And that fraudulent image still wields a powerful weapon: its called moral “altruism.”

Moral “altruism” is defined as:

The mere notion, or idea that a thing is “noble”—where one “goes through the motions” of showing they have noble intent (altruistic)—claiming its for the greater good (moral).

But “altruism” only means the intent—not a guarantee that what’s pushed is at all benevolent (meaning a thing could be “altruistically” promotedfor the greater goodthat’s in reality destructive—or, immoral).

So guard dog legislators tactfully use “altruistic” authority images as a weapon to stifle—gaining “moral” support to pass immoral bills—sealed with public embarassment; “loyalty shaming” is powerful in rallying crowd support—the device now attempts to make reparation supporters stay in line—sharply questioning their “patriotism.”

Former Army Ranger Rory Fanning who served two Afghanistan tours protests at a Chicago Cubs baseball home game in support of Kaepernick (at left) who came under media attack. Fanning famously brought attention to the military cover-up of Ranger hero Pat Tillman’s death (by “friendly fire,” not the Taliban) whose unit he’d served in. Fanning (who finally left the army as a “conscientious objector”) also raised money for the Tillman Foundation by walking from shore-to-shore across America in 2008-2009, chronicled in his book “Worth Fighting For.” Tillman had resided in San Jose, Ca.

 

 

Former San Francisco 49er football player Colin Kaepernick knows this all too well: rejecting that shaming heat he persistently took a knee—keeping attention during the national anthem on Black lives destroyed by America’s system—while most Black players “did not!”

So intimidating is the “patriotically correct” card—used in high profile news “viewpoints” to demoralize reform hopefuls—big numbers of lawmakers stepping-up to defiantly co sponsor H.R.40 is slow coming (thirty years after it was first introduced):

On March 8, 2018 Texas Rep. Sheila Jackson Lee did take main sponsorship after Conyers resigned.

Incidentally, H.R.40 only pushes for a study of whether reparations are valid—and what modern compensation might look like—giving mere authorization to set an analysis into motion.

And a thing is sureopposition is guaranteed to specifically pound upon targeting inflammatory, divide-and-conquer ideas:

Saying vast American social advancement has given all Black Americans total access to the “American Dream”;

And only native Afro-Americans are qualified to address this issue—not immigrant Blacks.

Pundit foes will say “progress” is proof Blacks only want a handout—rationalizing yet another of slavery’s age-old promoted stereotypes—and that Blacks should be pulling themselves up by bootstraps.

Also, they’ll say it’s literally not their fault: that those Afro-Americans should be helping each other instead of killing each other (Black-on-Black crimes visibly shooting through the roof).

June, 2019, marks the 50th anniversary of New York City’s famous Stonewall Riots. In 1969 at the Stonewall Inn whites joined the Black and Puerto Rican LGBTQ spectrum pushing back against the corrupt police force that had viciously harassed them with impunity.

And what about this group: the LGBTQ mainstream—driven by white gay males?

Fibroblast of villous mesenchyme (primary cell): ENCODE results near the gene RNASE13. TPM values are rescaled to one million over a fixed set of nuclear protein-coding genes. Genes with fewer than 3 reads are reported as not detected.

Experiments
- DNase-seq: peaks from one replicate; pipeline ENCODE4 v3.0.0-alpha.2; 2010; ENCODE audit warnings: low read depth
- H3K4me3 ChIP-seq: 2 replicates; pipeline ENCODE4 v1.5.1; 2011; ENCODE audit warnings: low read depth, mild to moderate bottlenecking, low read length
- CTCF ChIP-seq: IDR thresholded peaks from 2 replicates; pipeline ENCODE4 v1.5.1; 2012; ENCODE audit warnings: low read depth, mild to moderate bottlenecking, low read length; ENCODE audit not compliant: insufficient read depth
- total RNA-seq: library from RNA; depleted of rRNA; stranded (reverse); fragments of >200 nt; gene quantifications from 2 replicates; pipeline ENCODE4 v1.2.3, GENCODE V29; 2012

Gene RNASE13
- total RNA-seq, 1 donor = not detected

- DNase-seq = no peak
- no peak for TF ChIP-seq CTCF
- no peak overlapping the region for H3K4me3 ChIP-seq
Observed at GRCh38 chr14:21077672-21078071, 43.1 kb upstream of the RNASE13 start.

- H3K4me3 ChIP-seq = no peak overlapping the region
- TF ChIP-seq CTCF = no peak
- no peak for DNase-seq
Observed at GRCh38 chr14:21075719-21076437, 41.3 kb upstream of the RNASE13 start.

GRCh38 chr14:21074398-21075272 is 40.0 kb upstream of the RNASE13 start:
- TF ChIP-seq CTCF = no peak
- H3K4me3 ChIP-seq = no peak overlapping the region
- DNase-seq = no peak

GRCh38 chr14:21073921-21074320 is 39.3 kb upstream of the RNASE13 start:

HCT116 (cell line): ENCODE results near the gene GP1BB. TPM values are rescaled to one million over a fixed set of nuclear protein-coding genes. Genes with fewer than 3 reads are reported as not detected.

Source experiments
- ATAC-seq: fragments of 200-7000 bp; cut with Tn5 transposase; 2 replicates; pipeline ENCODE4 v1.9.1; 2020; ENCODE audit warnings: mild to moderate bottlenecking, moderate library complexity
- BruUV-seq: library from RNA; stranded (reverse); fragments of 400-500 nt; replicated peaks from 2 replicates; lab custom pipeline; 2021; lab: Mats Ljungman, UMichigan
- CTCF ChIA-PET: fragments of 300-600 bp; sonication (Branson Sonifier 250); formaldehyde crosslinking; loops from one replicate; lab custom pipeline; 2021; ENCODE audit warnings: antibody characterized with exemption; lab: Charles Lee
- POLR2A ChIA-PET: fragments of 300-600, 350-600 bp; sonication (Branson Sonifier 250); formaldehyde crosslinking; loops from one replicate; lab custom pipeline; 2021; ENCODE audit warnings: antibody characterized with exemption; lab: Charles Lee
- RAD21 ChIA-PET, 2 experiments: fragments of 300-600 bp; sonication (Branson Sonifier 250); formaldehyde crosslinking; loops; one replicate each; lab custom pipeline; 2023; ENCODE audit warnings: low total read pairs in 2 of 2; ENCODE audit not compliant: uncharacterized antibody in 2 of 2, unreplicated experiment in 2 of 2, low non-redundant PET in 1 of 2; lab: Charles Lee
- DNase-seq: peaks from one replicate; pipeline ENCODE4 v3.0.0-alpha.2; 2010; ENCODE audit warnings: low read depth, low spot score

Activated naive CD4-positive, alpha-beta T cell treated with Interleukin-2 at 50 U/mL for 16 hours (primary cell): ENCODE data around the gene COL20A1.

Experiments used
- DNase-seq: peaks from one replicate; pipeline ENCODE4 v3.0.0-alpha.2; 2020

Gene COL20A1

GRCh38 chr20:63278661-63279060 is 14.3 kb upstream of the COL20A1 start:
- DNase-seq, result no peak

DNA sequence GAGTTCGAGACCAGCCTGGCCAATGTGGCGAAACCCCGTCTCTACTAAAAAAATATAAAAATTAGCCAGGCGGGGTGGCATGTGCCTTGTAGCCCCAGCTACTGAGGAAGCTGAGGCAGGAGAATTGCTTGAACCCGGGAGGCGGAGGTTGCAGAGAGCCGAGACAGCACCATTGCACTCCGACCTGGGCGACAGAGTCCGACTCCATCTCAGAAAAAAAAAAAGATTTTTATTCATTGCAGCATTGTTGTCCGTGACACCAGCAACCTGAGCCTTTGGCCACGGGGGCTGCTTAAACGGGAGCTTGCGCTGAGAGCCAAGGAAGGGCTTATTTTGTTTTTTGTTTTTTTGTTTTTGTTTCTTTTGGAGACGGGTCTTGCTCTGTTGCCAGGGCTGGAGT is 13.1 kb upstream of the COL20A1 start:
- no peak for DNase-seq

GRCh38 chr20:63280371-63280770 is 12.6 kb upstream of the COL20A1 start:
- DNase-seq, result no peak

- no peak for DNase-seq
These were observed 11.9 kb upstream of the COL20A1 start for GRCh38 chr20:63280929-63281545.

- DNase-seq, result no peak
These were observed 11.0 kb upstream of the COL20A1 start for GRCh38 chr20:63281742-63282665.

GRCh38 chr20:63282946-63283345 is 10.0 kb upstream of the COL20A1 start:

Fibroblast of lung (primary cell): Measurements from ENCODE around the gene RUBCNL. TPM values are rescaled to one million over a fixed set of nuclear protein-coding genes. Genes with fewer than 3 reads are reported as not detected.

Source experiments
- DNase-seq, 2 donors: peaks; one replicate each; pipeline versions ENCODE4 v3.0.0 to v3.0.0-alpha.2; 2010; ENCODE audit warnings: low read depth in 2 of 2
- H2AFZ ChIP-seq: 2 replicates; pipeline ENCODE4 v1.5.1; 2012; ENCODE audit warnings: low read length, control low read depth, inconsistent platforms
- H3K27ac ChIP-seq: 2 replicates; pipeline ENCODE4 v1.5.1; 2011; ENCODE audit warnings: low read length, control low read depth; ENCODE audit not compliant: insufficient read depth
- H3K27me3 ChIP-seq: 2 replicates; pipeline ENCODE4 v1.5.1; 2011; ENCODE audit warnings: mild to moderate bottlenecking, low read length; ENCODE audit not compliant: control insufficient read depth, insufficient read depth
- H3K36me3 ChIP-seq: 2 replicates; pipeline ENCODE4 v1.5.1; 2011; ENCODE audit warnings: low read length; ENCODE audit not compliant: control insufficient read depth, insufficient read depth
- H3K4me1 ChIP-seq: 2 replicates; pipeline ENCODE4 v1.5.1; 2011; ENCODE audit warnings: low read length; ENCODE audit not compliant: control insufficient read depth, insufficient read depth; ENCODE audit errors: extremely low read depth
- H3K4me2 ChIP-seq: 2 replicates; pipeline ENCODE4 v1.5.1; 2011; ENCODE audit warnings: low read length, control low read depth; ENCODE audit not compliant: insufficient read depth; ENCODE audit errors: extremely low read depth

It’s a severely burdened segment, still targeted for “absolute extermination”—still under vicious psychological and physical assault—and still nationally unprotected in mass.

Even though masses of gregarious San Francisco white gay males throw a fly in its own persecution ointment:

Seemingly oblivious these white gay men imitate typical national white reaction—ignoring racist acts against Blacks. Too many easily brush-off that dizzying LGBTQ burden of being under civic attack while others cannot; revelers keep heads clouded in frivolous privilege—traipsing along content to celebrate white male self indulgence.

Given that odd mixture could LGBTQ Extermination Reparations be sellable? And what about a still desperately needed national Civil Rights Bill that currently shows no light on the horizon?

Then, there’s the Black LGBTQ spectrum—oppressed by everyone—and particularly hit hard by that gay majority “racism” (highlighted sharply by today’s hit TV series “Pose”).

In 2019 Black transsexual murders frighteningly skyrocket—revealing absolute vulnerability (and disposability).

2nd February 1964: Unapologetically gay Civil Rights activist Bayard Rustin, the major architect of the 1963 March on Washington and advisor to every major Civil Rights activist of his time. Popular Black leaders tried to have Rustin ousted, but Dr. King refused. Here Rustin, spokesman for the Citywide Committee for Integration, talks on the phone at the organization’s headquarters at Silcam Presbyterian Church, Brooklyn, New York. (Photo by Patrick A. Burns/New York Times Co./Getty Images)

Now, the quintessential question:

About the Black Christian mainstream—its age-old homophobic terrorist crusade (that destroys and ejects untold Afro lives)—and its blatant dismissal of modern Black led Civil Rights Movement participation.

Should Afro religious offer reparations for tragically successful campaigs that brutalized their very own cultural “dependents?”

Keep it here readers! I’m tackling all of these fiery issues—and we do need to hear from you!

It’s sizzling here in San Francisco—but it’s about to get hotter!